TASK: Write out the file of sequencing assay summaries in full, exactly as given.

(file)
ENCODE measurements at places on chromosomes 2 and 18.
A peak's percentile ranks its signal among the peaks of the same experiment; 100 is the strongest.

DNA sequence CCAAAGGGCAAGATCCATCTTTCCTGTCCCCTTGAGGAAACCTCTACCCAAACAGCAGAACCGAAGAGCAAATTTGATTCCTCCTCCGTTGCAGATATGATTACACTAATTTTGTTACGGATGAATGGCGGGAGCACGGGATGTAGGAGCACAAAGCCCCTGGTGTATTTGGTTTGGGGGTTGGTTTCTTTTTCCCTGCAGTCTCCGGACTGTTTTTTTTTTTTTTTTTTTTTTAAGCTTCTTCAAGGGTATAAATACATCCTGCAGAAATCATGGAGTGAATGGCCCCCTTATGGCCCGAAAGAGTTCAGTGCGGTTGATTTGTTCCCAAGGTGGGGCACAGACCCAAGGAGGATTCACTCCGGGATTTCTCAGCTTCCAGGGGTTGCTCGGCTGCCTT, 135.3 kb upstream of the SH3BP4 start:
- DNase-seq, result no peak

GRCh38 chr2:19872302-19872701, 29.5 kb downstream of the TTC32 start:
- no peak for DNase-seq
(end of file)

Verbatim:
ENCODE measurements at places on chromosomes 2 and 18.
A peak's percentile ranks its signal among the peaks of the same experiment; 100 is the strongest.

DNA sequence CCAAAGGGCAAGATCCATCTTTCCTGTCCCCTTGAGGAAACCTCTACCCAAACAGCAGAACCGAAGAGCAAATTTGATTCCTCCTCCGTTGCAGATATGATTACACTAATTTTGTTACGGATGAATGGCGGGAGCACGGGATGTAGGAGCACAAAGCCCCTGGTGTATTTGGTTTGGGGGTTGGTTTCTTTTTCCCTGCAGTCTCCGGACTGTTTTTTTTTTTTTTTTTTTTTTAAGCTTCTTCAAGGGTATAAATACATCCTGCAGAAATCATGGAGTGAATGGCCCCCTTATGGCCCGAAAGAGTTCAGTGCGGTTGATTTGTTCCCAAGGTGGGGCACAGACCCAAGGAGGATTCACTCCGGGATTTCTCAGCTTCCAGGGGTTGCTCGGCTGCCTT, 135.3 kb upstream of the SH3BP4 start:
- DNase-seq, result no peak

GRCh38 chr2:19872302-19872701, 29.5 kb downstream of the TTC32 start:
- no peak for DNase-seq